• You’ve been hired to head an HR department. One of the first things that happens after you take over is your alleged associate embezzles more than a hundred grand from your organization and you proceed to work with others to cover it up. Then you blow over 60 people out the door because many won’t willingly agree to violate the law or overlook a lack of qualifications. You don’t perform or require criminal background checks or employment background checks. You don’t perform credible candidate interviews.

What you have in the AOC is a team of people whose interest is to grow the organization and the layers of management between the top and the bottom so that they can justify higher pay in newly created positions.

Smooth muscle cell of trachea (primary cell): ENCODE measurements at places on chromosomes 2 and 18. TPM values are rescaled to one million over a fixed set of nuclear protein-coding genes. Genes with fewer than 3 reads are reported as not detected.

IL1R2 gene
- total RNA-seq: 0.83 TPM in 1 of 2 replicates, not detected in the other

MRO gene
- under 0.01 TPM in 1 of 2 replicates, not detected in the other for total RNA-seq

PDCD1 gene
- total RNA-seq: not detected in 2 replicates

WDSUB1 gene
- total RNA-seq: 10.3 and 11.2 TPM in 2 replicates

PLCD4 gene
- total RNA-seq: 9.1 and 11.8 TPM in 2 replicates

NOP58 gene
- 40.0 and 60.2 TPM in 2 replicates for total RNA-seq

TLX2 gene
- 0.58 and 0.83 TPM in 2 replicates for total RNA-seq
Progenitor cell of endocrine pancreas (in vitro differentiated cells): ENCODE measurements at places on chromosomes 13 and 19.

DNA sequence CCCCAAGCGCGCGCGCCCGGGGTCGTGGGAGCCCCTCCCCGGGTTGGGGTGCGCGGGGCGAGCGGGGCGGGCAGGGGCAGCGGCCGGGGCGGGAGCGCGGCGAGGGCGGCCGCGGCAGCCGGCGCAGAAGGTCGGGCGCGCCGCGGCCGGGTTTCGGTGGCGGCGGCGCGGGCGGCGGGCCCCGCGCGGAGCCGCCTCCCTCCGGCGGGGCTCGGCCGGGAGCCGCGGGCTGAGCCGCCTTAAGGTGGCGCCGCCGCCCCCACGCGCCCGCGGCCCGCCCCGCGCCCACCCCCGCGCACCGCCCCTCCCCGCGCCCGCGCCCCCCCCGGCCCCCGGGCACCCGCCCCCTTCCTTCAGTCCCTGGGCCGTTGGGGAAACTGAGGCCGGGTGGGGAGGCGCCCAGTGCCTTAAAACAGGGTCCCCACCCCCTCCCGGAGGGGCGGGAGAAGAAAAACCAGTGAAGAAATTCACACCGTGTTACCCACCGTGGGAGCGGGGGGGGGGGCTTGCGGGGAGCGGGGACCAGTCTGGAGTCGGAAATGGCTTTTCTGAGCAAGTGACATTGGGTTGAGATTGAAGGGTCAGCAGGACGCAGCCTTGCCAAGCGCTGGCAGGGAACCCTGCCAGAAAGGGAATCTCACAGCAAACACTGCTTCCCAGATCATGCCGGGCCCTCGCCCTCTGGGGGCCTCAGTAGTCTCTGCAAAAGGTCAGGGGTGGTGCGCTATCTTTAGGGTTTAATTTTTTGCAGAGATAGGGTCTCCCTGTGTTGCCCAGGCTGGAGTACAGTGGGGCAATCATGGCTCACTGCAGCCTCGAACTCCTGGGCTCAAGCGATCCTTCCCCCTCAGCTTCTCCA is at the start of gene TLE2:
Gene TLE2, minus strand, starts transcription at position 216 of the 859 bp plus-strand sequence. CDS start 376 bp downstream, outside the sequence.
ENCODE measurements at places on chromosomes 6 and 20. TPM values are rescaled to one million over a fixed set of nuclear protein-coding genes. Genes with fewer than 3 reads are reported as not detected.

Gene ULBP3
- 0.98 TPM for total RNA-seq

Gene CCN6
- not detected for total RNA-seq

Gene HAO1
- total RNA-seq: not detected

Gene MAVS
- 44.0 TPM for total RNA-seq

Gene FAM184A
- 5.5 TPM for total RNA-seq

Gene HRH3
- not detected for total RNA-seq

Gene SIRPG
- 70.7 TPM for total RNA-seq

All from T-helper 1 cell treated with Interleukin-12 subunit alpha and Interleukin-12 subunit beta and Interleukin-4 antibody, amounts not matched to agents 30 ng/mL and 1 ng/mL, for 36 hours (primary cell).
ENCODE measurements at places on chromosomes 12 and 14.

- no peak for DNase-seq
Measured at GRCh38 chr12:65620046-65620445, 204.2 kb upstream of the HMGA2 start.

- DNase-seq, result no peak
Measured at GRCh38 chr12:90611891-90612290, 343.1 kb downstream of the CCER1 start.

Just a few years ago, “Senior Manager” wasn’t a title at the AOC. Today, most divisions have several senior managers whose sole purpose is to manage one or two managers below them. Some senior managers have zero managers below them. As one entry in our private message window recently pointed out, the organization could benefit from a reorganization, a level-setting of titles and the removal of layers of management between the grunt doing the work and the person directing the agency.

All directors and assistant directors should step down and the wholesale elimination of all senior managers should take effect. Create a position of division manager because “director” implies independence.

There is no independence in the AOC group of directors. If you wish to keep directors, make them independent and appointed from the (democratically elected) Judicial Council from the trial courts. Being a director is not normally a full-time job in most companies or agencies, save the executive director.

Current directors are tasked with being division managers, nothing more.